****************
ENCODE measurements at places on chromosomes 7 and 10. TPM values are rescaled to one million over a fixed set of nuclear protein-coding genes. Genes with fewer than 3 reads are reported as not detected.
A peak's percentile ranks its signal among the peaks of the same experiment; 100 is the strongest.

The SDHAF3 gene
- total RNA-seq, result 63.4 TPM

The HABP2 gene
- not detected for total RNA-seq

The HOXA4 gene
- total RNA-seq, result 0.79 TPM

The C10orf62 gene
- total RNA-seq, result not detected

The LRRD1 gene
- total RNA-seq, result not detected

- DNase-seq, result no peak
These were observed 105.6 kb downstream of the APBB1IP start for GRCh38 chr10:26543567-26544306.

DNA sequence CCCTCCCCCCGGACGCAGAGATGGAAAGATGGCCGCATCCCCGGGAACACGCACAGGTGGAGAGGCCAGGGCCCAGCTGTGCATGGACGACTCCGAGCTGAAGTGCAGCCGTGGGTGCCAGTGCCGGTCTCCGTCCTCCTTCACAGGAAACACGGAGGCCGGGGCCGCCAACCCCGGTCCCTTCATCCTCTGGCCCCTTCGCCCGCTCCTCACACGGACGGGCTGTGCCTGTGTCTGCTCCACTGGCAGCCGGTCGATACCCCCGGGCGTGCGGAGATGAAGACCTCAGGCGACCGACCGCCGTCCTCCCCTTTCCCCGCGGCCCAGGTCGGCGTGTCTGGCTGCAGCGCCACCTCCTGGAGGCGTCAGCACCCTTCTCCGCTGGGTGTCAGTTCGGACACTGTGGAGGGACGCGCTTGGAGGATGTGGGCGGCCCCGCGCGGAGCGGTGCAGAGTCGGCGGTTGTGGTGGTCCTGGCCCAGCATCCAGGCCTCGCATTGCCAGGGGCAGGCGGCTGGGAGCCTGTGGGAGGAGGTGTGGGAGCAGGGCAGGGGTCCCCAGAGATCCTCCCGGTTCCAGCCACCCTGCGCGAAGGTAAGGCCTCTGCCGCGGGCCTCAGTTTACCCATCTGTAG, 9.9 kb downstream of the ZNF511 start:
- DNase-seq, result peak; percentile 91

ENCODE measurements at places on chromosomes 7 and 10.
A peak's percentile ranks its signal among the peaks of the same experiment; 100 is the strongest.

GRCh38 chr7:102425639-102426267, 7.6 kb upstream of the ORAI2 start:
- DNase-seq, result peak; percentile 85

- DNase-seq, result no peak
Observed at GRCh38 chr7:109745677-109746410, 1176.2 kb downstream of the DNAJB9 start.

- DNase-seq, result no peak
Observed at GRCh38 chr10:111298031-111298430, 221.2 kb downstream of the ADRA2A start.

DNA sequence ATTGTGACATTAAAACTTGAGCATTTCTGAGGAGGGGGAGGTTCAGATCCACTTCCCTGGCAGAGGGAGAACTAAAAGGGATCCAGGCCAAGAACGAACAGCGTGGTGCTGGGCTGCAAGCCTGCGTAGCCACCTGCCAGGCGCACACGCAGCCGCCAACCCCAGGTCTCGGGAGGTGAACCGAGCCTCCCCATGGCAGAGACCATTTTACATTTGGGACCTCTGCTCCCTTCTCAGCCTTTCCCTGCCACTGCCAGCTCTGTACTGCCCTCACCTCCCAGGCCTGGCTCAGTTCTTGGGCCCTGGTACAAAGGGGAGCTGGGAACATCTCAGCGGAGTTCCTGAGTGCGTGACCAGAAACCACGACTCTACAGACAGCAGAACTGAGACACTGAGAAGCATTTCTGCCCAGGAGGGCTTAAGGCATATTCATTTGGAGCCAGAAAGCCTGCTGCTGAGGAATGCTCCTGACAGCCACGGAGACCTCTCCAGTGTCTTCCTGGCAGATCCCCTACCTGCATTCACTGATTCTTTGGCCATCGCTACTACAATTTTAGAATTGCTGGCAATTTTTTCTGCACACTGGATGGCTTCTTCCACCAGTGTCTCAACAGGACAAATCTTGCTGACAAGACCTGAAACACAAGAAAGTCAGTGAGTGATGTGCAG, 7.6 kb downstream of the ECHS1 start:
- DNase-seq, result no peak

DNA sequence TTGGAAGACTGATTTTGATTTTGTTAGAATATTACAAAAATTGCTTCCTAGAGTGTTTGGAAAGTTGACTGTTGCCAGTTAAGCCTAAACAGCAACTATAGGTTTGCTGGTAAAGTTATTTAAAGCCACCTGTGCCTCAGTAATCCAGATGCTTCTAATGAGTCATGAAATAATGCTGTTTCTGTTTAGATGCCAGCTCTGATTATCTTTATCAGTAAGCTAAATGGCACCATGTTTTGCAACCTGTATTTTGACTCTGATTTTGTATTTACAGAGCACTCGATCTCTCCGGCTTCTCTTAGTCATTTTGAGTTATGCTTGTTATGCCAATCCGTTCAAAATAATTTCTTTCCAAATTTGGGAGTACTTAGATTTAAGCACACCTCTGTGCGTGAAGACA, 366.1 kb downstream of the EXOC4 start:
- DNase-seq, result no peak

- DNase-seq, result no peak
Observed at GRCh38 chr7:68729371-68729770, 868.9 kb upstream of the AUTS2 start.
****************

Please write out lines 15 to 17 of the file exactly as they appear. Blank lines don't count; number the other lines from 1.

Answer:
DNA sequence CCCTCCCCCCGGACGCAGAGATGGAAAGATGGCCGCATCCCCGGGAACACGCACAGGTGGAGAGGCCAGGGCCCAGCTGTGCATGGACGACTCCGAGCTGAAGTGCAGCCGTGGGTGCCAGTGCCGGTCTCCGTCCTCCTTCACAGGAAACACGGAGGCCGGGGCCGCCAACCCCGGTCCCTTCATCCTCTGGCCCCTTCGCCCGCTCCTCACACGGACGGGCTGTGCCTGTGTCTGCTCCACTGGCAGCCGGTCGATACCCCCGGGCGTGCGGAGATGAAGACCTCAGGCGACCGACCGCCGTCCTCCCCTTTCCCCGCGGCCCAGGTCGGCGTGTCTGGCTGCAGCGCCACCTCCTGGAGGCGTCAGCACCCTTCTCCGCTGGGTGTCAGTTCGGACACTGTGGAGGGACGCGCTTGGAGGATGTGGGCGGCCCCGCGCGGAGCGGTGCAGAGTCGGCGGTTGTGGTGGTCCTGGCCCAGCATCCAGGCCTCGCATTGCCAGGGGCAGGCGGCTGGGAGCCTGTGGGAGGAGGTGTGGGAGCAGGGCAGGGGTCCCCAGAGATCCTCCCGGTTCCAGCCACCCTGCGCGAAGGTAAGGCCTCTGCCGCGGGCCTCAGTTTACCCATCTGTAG, 9.9 kb downstream of the ZNF511 start:
- DNase-seq, result peak; percentile 91

ENCODE measurements at places on chromosomes 7 and 10.